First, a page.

The Wednesday Writers Pad

Rain and cold are on the weather menu today. The local area I call home is under a flash flood and winter weather watch. YIKES! The high is not expected to get out of the 30s Wednesday. The good news is that in a couple of days, we’ll see sunnier skies with temps in the 70s. That’s Texas for you. If you don’t like the weather, just wait. Winter today, Spring tomorrow.

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People look at me weird when they ask me what I do, and I respond, “I’m a blogger.” Sometimes they will be brave enough to ask me what I blog about. Their curiosity dies suddenly when I say, “Faith and recovery, mostly.”

Other times, folks will smile and utter, “Oh, I’ve always wanted to blog.” It takes me back to my restaurant days when every dog and cat thought getting into the restaurant business sounded like a good retirement plan.

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Like operating restaurants, blogging is more difficult than it looks. Blogging is hard work.

For starters, blogging demands a great deal of time. Fresh content fuels return readers and increases SEO effectiveness and follower engagement. That means maintaining the site by producing content several days per week and updating the overall look and feel of your site regularly. The blogosphere’s junkyard is littered with blogs that have been forgotten by their creators.

blog·o·sphere  [ˈbläɡəˌsfir]  NOUN 1. personal websites and blogs collectively

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If you’re going to create fresh content several times a week, then you’re going to need sources to pull ideas from or you’ll sit in front of your laptop with that blank stare accompanying writers block. Consider inviting fellow bloggers to guest post on your blog every so often. You can return the favor, of course. Blogging isn’t all words. Images and video can make posts more interesting. Maybe you simply want to post a meme or short video communicating your thoughts for the day.

Blogging requires patience. Rome wasn’t built in a day and chances are your blog audience won’t be either. Growing followers, gathering momentum, and building reader engagement take time. There’s simply no way from here to there without a willingness on your part to exercise patience, while nurturing your blog in an environment that fosters success…eventually.

Like the old saying goes…if at first you don’t succeed…keep blogging.

Andrew Peterson-The Dark Before the Dawn

 

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The Remarkable Truth About Writing in a Monumental Transformative 21st Century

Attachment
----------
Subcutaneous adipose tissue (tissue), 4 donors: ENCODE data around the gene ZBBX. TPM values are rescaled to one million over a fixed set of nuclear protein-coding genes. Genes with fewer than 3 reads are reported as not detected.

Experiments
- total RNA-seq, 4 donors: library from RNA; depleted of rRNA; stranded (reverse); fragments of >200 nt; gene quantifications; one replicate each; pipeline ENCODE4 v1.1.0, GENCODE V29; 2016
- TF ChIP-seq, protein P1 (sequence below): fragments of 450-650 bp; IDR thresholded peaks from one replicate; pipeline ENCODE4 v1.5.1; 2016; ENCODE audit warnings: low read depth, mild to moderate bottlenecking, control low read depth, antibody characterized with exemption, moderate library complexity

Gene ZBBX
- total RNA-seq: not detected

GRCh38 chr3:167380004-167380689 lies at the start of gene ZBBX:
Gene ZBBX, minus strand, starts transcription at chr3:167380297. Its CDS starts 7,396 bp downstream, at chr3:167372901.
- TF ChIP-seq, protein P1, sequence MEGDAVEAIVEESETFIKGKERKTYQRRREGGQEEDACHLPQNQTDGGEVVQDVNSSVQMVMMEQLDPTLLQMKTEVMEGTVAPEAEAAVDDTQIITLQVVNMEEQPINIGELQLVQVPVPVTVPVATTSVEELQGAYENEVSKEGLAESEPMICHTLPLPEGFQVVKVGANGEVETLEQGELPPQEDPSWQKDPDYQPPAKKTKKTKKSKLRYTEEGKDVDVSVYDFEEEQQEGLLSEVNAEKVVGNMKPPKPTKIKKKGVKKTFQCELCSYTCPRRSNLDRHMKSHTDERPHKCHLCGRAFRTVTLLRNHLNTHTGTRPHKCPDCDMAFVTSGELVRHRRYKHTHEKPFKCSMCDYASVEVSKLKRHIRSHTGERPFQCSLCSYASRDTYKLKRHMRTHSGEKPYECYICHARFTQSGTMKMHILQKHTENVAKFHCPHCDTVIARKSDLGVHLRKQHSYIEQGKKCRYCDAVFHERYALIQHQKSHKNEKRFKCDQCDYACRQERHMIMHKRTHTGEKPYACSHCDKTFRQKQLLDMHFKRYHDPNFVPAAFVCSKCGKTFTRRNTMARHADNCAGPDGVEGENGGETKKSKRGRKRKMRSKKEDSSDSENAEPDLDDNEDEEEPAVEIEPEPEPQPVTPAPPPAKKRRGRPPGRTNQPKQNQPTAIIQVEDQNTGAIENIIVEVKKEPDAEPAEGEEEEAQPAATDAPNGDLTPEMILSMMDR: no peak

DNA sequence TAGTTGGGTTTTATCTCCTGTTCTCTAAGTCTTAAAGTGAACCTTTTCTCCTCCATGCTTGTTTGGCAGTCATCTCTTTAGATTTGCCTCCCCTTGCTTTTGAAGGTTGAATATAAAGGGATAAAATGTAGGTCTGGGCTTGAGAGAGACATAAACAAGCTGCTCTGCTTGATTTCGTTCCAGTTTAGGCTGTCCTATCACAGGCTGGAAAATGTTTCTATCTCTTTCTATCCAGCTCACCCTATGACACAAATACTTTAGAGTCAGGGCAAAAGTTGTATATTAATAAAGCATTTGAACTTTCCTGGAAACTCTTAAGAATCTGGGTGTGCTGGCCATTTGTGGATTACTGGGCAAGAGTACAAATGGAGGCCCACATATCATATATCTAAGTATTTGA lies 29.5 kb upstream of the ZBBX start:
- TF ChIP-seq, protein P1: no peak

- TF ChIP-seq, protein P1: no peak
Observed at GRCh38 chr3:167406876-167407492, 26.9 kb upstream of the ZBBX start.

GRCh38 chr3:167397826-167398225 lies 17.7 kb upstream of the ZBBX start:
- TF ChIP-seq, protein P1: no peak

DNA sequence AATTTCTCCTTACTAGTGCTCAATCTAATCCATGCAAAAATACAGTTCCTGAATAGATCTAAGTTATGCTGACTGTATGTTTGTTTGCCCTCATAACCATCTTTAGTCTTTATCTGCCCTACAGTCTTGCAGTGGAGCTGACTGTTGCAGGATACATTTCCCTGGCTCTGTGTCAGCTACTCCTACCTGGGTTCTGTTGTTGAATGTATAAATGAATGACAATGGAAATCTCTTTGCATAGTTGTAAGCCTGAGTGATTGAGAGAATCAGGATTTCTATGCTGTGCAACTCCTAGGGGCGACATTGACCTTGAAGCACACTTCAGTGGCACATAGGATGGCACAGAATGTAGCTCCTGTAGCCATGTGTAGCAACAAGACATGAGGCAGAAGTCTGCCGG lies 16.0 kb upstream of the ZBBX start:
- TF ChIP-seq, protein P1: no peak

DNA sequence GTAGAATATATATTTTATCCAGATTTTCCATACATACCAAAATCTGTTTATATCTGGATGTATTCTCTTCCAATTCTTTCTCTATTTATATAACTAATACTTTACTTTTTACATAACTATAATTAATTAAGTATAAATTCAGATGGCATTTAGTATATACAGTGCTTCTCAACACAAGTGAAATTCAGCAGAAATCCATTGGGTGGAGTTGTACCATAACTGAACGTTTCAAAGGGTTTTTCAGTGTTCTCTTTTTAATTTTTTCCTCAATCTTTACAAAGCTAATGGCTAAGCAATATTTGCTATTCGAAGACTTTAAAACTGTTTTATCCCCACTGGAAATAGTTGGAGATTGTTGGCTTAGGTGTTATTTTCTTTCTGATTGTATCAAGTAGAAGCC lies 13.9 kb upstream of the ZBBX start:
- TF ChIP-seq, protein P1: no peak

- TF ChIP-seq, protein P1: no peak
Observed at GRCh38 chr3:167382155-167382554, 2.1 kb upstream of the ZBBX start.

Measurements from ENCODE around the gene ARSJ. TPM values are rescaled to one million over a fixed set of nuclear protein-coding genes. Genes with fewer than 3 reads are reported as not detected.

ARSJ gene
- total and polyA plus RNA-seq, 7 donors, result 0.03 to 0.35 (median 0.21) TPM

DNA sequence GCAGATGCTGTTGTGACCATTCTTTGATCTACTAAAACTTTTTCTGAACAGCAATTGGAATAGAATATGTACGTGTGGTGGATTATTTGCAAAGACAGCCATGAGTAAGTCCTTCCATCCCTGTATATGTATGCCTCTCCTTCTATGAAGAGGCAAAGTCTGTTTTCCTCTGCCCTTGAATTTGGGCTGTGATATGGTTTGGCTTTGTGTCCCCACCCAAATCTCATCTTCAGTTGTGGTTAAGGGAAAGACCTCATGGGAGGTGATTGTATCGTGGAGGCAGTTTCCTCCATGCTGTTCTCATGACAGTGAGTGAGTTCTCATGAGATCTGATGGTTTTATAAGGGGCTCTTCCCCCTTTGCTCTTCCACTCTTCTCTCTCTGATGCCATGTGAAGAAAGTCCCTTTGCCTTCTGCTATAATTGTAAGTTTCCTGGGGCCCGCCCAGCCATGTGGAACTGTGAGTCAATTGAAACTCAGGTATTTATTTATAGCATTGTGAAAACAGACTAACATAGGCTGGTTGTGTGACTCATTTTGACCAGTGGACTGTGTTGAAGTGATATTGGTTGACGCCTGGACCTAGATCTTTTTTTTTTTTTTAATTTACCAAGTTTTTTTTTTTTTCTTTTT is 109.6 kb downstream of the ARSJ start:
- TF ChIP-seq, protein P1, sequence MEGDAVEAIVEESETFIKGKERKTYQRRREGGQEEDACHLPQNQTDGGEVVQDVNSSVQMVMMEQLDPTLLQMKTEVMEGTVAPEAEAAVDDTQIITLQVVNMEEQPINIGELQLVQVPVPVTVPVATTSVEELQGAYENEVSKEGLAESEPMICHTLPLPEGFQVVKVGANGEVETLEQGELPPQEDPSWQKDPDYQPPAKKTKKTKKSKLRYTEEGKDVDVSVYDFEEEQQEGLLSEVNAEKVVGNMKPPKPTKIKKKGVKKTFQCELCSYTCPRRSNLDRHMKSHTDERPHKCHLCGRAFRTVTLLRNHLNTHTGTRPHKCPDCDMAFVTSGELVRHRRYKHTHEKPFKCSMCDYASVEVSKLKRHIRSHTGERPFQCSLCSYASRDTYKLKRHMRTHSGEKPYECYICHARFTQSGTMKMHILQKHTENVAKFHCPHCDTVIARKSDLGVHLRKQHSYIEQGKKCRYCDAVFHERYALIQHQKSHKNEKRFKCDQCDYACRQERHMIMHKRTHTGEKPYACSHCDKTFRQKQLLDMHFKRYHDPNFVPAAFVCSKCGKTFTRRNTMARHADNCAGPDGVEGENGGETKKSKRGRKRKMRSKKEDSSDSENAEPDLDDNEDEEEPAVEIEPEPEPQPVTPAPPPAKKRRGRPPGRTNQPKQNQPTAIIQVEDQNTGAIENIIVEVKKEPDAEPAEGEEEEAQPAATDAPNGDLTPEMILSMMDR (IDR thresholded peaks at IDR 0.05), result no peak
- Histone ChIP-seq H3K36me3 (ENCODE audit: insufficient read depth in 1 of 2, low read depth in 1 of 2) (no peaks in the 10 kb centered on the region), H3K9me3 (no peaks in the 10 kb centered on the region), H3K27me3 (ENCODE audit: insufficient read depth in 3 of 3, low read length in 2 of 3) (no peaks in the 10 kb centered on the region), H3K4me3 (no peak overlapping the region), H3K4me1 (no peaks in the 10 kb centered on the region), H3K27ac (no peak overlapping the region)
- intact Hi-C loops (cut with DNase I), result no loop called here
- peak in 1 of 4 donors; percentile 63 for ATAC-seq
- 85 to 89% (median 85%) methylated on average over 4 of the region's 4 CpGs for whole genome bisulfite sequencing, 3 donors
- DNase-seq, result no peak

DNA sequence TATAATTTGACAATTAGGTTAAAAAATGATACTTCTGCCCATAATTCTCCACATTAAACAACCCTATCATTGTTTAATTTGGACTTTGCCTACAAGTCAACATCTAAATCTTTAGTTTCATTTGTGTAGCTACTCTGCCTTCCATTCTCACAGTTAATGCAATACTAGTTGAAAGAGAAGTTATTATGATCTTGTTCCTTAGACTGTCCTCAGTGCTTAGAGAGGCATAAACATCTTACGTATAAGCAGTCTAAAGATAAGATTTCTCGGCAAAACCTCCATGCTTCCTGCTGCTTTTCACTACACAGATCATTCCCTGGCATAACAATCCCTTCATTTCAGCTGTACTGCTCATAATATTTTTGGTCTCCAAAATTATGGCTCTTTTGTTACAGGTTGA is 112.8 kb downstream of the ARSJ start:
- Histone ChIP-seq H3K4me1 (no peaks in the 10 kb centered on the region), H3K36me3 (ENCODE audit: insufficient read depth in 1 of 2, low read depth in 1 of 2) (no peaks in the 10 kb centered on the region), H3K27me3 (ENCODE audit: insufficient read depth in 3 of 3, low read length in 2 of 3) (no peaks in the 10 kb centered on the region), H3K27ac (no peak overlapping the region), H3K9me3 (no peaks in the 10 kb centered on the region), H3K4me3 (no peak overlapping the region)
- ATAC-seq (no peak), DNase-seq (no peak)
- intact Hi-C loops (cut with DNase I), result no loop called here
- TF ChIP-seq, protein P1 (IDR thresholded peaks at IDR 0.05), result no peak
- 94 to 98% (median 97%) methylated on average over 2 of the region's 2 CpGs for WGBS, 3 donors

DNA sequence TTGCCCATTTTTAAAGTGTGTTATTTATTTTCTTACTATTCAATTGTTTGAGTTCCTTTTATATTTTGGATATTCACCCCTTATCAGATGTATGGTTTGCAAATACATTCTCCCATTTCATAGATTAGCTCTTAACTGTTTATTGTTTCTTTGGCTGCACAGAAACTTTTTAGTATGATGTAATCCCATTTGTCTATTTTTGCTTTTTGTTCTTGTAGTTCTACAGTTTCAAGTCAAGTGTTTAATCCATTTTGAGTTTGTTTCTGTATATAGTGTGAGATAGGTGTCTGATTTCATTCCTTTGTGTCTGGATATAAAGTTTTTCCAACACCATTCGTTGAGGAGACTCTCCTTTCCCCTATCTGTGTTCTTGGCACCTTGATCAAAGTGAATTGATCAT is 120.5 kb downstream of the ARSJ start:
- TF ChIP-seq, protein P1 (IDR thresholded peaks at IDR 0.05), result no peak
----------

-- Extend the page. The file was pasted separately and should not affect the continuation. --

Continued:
We live in a busy world on the move amid a hodge-podge of multiple cultures and different generations working together to achieve the boss’s goals. A happy boss makes a happy you. Rapidly changing technology demands that we become continuous learners, adapting to the new ways of communicating and performing work. Artificial intelligence and robots are on the horizon threatening to alter how we live, work, and play. Maybe ‘threatening’ is the wrong word. But be sure, change is coming.

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How will these changes affect you as a writer? Technology has changed how we write. We are far removed from the days of feather plumes and inkwells. I recall how dramatic having a word processor instead of a ribbon typewriter was for me as a young aspiring writer. Now as an aging aspiring writer, they have apps for that.

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Our multi-generational, cross-cultural world will influence the type of characters we write about and the stories we tell about them. How can they not? As a kid writer, I conjured up several aliases and pen names I could write under, since I didn’t see a bunch of books on the public library shelves written by authors with strange-sounding, odd-spelled names. In comparison, today my name doesn’t seem as out-of-place as more and more international writers are finding space on the local bookshelves.

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Advancements in technology have also made publishing more accessible to more people. This is both good and bad. The publishing houses do act as a filter, working diligently to ensure a certain quality of writing is published. However, you don’t necessarily need a publisher today. You can self-publish. Of course, this means you gotta get out and hustle to sell your books since you don’t have the marketing department of a publishing house behind you. Distribution is another challenge. Go to your local bookstore and tell ‘em you wrote a book and you’d like them to sell it. Odds are that won’t happen. Plus, with everybody and their dog being able to publish, there’s a lot of junk that gets in the way of skillful writing by people who have worked hard at their craft. But hey…who am I to judge. Creativity is a good thang, right? And that’s the truth.

Keep on writing…I believe in you.

~TDG

David Bowie-Changes